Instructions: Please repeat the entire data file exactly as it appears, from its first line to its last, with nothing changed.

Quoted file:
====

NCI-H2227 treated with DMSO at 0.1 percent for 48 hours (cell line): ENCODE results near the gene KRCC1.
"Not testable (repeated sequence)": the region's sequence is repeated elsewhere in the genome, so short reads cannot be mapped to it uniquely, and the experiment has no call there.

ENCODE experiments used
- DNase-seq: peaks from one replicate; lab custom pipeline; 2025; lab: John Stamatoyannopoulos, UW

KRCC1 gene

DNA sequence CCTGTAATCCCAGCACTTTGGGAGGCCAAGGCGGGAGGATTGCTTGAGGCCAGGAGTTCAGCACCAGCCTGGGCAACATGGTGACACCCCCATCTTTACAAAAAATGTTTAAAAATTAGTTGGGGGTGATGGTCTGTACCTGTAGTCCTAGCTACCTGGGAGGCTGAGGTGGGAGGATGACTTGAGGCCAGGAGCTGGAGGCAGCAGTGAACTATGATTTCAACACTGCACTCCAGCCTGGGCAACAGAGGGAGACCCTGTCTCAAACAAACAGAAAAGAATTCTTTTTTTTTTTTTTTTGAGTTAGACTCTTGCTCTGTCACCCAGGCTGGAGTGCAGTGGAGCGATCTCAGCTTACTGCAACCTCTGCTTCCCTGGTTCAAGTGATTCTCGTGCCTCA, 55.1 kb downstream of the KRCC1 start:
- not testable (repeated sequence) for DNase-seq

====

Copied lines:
NCI-H2227 treated with DMSO at 0.1 percent for 48 hours (cell line): ENCODE results near the gene KRCC1.
"Not testable (repeated sequence)": the region's sequence is repeated elsewhere in the genome, so short reads cannot be mapped to it uniquely, and the experiment has no call there.

ENCODE experiments used
- DNase-seq: peaks from one replicate; lab custom pipeline; 2025; lab: John Stamatoyannopoulos, UW

KRCC1 gene

DNA sequence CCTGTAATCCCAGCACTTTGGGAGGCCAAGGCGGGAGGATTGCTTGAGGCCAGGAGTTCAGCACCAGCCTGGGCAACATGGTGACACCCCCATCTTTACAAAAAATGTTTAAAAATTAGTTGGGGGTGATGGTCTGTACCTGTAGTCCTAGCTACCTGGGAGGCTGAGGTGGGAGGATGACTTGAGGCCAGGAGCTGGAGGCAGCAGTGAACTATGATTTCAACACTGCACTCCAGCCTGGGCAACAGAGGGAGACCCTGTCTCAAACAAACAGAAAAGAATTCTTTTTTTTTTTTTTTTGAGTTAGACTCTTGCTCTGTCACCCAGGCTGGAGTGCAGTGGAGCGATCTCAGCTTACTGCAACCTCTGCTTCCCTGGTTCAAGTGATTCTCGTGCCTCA, 55.1 kb downstream of the KRCC1 start:
- not testable (repeated sequence) for DNase-seq